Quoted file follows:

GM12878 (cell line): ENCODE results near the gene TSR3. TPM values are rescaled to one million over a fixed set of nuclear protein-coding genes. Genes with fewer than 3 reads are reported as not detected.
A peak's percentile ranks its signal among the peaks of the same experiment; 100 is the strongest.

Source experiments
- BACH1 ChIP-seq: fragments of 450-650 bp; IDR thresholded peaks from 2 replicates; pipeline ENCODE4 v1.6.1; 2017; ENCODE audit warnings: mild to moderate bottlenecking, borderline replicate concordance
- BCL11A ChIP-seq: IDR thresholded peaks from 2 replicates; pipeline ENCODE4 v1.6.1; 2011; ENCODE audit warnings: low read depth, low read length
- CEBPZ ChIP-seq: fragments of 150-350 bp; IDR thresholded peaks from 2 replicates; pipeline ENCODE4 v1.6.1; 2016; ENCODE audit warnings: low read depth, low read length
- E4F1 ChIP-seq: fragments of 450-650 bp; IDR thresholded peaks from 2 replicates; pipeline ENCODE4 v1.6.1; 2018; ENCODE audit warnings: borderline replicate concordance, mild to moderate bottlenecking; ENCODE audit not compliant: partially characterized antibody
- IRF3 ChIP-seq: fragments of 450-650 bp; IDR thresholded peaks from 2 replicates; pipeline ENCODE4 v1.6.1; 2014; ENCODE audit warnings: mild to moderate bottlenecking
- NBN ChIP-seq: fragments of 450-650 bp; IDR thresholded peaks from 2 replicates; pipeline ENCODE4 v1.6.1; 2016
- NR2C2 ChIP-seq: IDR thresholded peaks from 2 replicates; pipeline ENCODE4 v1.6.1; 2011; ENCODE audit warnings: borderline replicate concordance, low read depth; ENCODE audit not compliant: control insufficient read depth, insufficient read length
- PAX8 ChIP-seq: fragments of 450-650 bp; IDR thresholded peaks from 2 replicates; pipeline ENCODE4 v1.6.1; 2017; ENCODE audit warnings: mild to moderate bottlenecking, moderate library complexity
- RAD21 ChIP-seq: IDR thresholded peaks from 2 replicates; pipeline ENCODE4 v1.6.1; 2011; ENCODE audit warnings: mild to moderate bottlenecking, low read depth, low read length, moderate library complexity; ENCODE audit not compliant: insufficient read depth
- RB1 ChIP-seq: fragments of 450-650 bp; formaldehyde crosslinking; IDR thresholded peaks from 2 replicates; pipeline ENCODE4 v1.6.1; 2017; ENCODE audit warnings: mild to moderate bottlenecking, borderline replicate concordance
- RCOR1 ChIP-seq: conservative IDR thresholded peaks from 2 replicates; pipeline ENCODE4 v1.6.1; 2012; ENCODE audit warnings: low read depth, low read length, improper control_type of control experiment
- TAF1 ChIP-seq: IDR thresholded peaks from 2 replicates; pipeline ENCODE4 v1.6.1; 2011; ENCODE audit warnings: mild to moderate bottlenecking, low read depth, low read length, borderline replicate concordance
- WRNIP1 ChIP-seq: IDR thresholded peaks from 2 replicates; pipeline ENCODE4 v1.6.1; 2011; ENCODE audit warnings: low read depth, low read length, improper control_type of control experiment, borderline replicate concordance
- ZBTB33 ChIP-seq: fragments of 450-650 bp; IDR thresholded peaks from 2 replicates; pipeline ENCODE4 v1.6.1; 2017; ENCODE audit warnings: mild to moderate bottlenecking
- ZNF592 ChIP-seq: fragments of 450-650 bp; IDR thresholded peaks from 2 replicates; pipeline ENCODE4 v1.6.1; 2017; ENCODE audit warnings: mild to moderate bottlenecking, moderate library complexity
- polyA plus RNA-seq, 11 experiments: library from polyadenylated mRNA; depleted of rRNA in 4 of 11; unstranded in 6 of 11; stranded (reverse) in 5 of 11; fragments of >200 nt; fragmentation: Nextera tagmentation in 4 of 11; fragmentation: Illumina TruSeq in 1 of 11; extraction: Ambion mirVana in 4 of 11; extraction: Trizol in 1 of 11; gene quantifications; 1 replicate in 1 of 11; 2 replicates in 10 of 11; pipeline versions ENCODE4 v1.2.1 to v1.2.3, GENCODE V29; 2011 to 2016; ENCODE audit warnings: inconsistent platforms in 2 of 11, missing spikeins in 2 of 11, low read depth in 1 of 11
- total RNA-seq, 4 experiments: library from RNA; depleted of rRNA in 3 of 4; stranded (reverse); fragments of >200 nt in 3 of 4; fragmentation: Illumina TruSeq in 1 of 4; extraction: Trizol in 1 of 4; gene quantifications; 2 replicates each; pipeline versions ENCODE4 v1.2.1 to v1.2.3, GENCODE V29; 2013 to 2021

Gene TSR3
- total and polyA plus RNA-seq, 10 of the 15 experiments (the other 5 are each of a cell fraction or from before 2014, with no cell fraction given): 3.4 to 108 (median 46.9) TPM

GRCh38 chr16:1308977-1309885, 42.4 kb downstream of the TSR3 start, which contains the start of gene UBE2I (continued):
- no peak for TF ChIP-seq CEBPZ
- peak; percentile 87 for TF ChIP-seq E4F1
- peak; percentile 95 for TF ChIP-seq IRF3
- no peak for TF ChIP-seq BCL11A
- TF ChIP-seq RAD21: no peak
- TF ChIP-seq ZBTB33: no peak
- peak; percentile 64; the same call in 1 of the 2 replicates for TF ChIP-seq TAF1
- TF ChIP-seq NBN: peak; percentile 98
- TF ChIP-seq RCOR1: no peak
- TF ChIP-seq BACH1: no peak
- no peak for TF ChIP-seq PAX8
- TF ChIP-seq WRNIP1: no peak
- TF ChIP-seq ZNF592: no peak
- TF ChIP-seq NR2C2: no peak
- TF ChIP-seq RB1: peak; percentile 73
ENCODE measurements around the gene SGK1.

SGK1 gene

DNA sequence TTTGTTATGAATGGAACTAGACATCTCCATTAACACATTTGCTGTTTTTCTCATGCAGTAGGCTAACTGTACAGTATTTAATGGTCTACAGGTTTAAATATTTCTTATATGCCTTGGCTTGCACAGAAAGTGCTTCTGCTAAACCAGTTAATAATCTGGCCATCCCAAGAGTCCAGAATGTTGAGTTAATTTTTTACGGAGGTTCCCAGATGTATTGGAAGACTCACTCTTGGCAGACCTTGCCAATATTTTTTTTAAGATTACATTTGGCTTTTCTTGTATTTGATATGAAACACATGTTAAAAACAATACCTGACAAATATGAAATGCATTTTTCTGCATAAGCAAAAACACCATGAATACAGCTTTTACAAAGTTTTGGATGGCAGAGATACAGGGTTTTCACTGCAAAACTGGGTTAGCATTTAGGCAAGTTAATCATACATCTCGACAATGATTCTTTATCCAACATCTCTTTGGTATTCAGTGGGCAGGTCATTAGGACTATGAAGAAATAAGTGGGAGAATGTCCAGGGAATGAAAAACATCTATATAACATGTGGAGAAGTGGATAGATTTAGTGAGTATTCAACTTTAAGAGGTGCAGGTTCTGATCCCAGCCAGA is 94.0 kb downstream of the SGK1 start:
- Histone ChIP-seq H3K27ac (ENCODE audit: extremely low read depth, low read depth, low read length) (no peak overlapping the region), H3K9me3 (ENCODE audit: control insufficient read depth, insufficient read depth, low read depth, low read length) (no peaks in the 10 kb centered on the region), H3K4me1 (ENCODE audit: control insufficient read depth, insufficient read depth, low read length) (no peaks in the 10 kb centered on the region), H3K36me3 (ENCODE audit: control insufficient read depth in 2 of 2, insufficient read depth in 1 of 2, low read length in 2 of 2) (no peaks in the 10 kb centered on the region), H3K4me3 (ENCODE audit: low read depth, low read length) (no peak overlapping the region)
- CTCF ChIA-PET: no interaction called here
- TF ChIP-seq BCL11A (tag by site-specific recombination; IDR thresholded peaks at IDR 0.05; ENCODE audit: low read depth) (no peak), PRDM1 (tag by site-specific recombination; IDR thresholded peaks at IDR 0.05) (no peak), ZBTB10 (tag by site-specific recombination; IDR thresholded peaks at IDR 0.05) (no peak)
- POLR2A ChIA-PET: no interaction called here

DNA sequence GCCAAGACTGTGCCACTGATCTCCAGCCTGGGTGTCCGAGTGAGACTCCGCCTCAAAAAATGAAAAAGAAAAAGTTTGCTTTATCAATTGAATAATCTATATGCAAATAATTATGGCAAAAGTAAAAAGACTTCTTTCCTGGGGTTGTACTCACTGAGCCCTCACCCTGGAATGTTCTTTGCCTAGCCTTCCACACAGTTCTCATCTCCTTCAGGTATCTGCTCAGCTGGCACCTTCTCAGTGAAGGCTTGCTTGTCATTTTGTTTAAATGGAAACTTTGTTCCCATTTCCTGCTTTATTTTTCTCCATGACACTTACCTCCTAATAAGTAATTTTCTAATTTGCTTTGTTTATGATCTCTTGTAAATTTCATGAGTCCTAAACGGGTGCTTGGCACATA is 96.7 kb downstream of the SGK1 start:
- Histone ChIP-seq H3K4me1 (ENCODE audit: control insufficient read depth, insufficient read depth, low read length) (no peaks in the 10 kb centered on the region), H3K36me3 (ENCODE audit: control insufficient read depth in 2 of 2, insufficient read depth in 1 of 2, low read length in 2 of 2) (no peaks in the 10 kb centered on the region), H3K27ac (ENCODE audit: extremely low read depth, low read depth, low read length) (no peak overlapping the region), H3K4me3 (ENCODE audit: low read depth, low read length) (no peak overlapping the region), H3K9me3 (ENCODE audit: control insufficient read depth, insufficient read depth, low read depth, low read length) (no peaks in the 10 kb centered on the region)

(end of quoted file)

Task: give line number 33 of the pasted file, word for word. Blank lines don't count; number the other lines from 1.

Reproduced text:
- TF ChIP-seq BACH1: no peak